Novel microbial communities of the Haakon Mosby mud volcano and their role as a methane sink

Helge Niemann, Tina Lösekann, Dirk De Beer, Marcus Elvert, Thierry Nadalig, Katrin Knittel, Rudolf Amann, Eberhard J. Sauter, Michael Schlüter, Michael Klages, Jean Paul Foucher, Antje Boetius

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Mud volcanism is an important natural source of the greenhouse gas methane to the hydrosphere and atmosphere. Recent investigations show that the number of active submarine mud volcanoes might be much higher than anticipated (for example, see refs 3-5), and that gas emitted from deep-sea seeps might reach the upper mixed ocean. Unfortunately, global methane emission from active submarine mud volcanoes cannot be quantified because their number and gas release are unknown. It is also unclear how efficiently methane-oxidizing microorganisms remove methane. Here we investigate the methane-emitting Haakon Mosby Mud Volcano (HMMV, Barents Sea, 72° N, 14° 44′ E; 1,250 m water depth) to provide quantitative estimates of the in situ composition, distribution and activity of methanotrophs in relation to gas emission. The HMMV hosts three key communities: aerobic methanotrophic bacteria (Methylococcales), anaerobic methanotrophic archaea (ANME-2) thriving below siboglinid tubeworms, and a previously undescribed clade of archaea (ANME-3) associated with bacterial mats. We found that the upward flow of sulphate- and oxygen-free mud volcano fluids restricts the availability of these electron acceptors for methane oxidation, and hence the habitat range of methanotrophs. This mechanism limits the capacity of the microbial methane filter at active marine mud volcanoes to <40% of the total flux.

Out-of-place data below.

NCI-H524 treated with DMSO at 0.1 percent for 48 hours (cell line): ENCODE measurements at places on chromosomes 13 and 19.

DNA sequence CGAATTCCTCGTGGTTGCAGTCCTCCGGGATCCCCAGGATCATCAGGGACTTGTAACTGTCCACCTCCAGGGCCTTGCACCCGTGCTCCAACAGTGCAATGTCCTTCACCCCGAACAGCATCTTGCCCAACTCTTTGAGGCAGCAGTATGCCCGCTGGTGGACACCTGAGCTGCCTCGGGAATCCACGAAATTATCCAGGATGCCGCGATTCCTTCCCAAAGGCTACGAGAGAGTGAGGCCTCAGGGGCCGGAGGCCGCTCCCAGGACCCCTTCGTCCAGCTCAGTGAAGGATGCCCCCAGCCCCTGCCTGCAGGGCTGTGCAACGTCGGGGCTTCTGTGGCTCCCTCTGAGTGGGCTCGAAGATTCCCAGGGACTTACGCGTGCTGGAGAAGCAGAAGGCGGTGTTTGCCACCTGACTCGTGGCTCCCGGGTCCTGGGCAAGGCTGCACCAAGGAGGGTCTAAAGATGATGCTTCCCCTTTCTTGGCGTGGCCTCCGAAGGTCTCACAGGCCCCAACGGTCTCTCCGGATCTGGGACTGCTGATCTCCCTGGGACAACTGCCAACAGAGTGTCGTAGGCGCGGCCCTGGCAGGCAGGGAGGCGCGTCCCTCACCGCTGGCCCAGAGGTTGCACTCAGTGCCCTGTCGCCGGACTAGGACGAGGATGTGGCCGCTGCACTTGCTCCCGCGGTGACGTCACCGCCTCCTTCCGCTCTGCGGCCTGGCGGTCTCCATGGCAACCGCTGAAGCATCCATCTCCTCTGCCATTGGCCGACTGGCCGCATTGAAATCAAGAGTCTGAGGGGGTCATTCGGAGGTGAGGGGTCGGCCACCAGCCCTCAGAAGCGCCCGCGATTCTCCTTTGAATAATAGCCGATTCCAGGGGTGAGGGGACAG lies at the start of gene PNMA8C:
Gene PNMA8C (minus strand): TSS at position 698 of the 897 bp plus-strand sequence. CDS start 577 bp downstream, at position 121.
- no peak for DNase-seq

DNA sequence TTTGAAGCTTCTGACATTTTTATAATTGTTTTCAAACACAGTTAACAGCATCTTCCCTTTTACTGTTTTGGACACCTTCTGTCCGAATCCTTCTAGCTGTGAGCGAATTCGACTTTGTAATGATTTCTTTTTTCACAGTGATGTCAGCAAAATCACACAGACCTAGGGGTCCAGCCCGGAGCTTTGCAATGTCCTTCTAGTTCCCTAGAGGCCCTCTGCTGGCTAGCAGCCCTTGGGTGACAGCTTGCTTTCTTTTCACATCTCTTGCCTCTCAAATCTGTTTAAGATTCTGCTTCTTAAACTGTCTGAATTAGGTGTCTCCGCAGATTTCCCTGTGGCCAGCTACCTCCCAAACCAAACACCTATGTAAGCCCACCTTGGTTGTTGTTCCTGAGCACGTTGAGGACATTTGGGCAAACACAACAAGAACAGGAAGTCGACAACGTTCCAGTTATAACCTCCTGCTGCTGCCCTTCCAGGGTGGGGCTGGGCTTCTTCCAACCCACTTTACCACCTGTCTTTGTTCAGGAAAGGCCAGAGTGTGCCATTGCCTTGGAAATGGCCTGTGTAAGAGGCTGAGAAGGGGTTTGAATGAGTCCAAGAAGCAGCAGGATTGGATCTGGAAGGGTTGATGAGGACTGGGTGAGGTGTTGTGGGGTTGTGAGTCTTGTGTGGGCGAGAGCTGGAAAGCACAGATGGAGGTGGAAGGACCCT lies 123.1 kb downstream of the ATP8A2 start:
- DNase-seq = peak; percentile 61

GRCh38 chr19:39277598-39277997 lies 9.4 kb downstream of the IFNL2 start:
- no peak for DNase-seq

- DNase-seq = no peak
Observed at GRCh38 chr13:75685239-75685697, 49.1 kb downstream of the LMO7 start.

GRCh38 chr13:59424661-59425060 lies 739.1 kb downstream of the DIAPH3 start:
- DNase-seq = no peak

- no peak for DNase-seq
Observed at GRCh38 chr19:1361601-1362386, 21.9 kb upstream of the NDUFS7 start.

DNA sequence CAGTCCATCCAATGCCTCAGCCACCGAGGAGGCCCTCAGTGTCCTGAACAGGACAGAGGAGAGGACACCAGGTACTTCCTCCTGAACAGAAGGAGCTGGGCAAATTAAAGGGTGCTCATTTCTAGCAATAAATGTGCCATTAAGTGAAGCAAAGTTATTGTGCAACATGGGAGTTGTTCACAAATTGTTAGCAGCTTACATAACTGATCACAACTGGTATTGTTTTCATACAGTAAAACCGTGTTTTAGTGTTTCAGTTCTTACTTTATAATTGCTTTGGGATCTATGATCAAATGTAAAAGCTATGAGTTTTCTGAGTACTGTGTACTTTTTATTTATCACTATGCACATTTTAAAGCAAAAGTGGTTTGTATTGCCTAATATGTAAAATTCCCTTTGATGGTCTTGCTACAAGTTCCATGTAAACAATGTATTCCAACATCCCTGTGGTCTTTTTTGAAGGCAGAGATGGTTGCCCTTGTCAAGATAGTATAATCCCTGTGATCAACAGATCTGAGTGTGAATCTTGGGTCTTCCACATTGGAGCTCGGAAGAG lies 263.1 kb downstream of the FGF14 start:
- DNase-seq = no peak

Original languageEnglish (US)
Pages (from-to)854-858
Number of pages5
Issue number7113
StatePublished - Oct 19 2006

Bibliographical note

Funding Information:
Acknowledgements The expeditions ‘AWI’ on RV L’Atalante in 2001 and ‘ARK XIX3b’ on RV Polarstern in 2003, both with ROV Victor 6000, were jointly planned, coordinated and carried out by the Alfred Wegener Institute for Polar and Marine Research in Bremerhaven, Germany, and the French Research Institute for Exploitation of the Sea (IFREMER) in Brest, France. We thank the captain and crew, the team of the ROV Victor 6000 and the shipboard scientific community of the RV Polarstern and L’Atalante for their help at sea. We thank S. Lüdeling, L. Baumann, V. Beier, I. Busse, F. Heinrich, G. Eickert, A. Nordhausen, J. Rogenhagen and R. Usbeck for technical assistance, C. Edy for help with georeferencing, U. Witte for providing the benthic lander technology, and S. Joye for comments on the manuscript. This is publication no. GEOTECH-235 of the R&D-Programme GEOTECHNOLOGIEN, Project MUMM, funded by the German Ministry of Education and Research (BMBF) and German Research Foundation (DFG).


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